Sorry for the novel!
    Hugs,
    Holly
    .-= Holly Schwendiman´s last blog ..Potter Time Warp =-.

  5. Yes, my kids get allowances for doing their regular chores; we also expect that there are some things they’ll do just because they live here. Also, they have taken on more responsibility because of my illness.

    They don’t receive large allowances; we pretty much help them make large purchases if they’ve earned it. Regardless, every week’s allowance is divvied up three ways: one third to charity, one third for their college fund, one third to spend as they wish.
    .-= Desert Songbird´s last blog .."I Love Summer" Photo Contest – VOTING IS OPEN! =-.

  6. My parents didn’t believe in paying kids to do things around the house which was all well and good, but I left home with no clue as to how to handle money and it took a fair amount of my early adulthood to get a handle on it. Part of the problem was a lack of familiarity with the decision-making process associated with spending. My husband was in a similar boat. It made for a rocky beginning.

    We do not believe in allowances in our house. You don’t get paid in real life for just showing up. We don’t believe that regular chores should be paid for either–those are the things we do to aid in caring for ourselves and in contributing to the daily running of a household. However our approach has been to give our kids access to small amounts of money by way of doing “extra” chores -like washing the car and cleaning out the fridge. We’re hoping regular access to money and lots of coaching with respect to decision-making will help them transition to handling their own money better as young adults. This way they get to learn the important lessons of instant gratification vs saving for what you want. They also begin to associate work with earning and saving.

    1. Money management was a problem for me in college too. I had to sign over my paychecks in high school and my dad deposited them for me. So by the time college came around, I had a lot of money saved up but no experience with managing money. As a result, I spent a lot of money on text books for classes that I was not taking. The books were interesting, but they cost about $100 each and I bought a lot of extra text books. Now, as an adult, I check out most of my books from the library.

  7. We don’t believe in paying our kids for doing chores. We try to teach them that everyone in the family has to do their part to keep the household running along all nice and neat and smoothly. We also do not give allowances.

    As far as money that they receive as gifts, it gets a little tricky. My husband and I disagree over this issue. Our kids are older (8, 11, 13, 16) so I feel like they need to be allowed to make some of their own decisions on how to spend or save their money. If they spend $50 on a video game that they get bored with after a few weeks, then they learn that maybe next time they will think twice about how they spend their money. My husband, on the other hand, thinks that we should hold their money for them and make the decision on whether they can or can’t buy something they want. He almost always tells them “no” if they ask to buy something with their own money. He feels like he is teaching them to save rather than spend. It’s definitely a touchy subject in our house, as we try to find a way to compromise about this topic.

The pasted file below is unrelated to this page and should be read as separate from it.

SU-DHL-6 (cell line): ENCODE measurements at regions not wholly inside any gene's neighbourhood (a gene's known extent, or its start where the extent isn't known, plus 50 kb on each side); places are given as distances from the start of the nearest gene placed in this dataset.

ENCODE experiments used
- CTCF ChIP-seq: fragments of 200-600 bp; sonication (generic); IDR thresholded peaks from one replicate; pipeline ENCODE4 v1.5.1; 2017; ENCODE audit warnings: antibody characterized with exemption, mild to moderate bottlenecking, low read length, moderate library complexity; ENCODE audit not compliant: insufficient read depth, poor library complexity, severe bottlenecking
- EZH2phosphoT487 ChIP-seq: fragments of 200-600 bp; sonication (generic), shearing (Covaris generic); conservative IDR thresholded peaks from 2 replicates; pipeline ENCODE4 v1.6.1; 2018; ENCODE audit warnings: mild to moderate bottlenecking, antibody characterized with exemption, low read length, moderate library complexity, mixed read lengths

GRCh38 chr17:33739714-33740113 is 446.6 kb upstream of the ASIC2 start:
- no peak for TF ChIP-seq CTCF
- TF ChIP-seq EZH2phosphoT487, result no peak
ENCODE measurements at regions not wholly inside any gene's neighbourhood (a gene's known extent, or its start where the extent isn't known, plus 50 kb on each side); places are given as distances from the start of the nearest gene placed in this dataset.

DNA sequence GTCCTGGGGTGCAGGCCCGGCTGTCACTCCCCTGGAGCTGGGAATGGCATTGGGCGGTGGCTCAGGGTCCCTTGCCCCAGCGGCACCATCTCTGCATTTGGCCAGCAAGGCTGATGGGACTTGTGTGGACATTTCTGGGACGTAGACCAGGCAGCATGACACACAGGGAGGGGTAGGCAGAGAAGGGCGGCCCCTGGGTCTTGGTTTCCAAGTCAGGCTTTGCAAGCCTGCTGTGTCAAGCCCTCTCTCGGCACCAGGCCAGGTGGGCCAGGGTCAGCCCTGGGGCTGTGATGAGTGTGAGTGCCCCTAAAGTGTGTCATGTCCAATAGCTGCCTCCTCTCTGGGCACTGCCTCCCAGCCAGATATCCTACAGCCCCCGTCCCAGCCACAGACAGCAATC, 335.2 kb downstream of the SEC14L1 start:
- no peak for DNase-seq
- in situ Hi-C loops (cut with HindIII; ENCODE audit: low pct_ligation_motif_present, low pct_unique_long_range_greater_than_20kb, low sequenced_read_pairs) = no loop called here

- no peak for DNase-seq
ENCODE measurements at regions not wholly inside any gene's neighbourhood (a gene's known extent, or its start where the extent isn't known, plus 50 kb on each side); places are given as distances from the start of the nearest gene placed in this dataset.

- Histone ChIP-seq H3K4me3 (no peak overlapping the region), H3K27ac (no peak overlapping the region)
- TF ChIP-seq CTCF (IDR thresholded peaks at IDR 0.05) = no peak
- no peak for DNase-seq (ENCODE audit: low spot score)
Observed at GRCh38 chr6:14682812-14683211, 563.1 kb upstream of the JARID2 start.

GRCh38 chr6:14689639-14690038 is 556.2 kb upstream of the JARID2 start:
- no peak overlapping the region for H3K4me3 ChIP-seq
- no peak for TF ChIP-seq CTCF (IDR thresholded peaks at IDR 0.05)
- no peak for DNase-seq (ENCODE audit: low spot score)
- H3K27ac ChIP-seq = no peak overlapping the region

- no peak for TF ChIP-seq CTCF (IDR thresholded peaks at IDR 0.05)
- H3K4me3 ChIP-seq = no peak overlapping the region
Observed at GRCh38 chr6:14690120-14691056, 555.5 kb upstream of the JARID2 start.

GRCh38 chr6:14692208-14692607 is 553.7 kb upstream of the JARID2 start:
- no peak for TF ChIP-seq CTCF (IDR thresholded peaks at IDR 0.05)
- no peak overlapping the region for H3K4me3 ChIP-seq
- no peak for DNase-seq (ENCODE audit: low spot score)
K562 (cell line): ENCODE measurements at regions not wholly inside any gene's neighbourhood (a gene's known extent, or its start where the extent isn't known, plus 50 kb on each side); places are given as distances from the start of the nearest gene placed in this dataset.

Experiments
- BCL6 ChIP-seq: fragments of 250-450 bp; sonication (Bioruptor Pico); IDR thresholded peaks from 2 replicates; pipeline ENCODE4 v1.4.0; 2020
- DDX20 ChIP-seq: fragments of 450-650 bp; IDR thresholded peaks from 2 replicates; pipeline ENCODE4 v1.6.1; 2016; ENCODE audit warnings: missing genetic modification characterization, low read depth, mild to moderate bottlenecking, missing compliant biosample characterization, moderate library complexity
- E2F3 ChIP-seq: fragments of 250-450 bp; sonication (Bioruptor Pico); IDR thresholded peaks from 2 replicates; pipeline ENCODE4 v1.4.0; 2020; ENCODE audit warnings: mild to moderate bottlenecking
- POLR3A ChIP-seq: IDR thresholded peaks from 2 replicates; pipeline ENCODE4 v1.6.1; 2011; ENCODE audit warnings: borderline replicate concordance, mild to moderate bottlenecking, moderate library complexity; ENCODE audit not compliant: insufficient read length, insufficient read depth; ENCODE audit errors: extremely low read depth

.-= Kari´s last blog ..A Quick Note =-.

    1. I agree, it’s very tricky. We’re still trying to figure out what works best for us. It was so much easier when we held their gift money for them and shopped around for the stuff they wanted.

  8. I voted no, but there’s a catch. We pay our kids allowances, but they are not tied to chores, because we believe that chores are what everyone does to pitch in in a family. When you’re part of our family, you get allowance. Now, my kids have never refused a single chore, so it’ s never been tested, but if they did, I would probably say, “Chores are part of being in our family. If you don’t do chores, you’re saying you aren’t a full member, Therefore, no allowance for you!
    .-= Mrs4444´s last blog ..One Good Turn =-.

  9. We initially tied allowance in with specific chores, but then decided against it. Instead, we wanted the kids to do those things around the house that needed to be done without any expectation of money. So, they get a weekly allowance ($2 for my 11-year-old, $1 for my 8-year-old) no matter what. If they don’t do their chores, then they miss out on other things, like movie night.

    If there are one-time jobs, like helping move rocks in the backyard, I’ll pay them a little bit, like 50 cents. But we don’t do that very often.

  10. I dont give my kids money as such, but a few of my friends give a dollar for each year (ie 10 dollars for a 10 year old), and make the kids bank 10% a week….way too much organisation for me lol….
    .-= Danielle´s last blog ..Hum Drum…. =-.

  11. Shouldn’t my kids give me an allowance for taking care of them, then? Chores are simply a contribution to the family. If they wish to earn spending money, they can ask for EXTRA jobs around the house at a negotiated rate.
    .-= Arjun Sen´s last blog ..{Magic Happens} =-.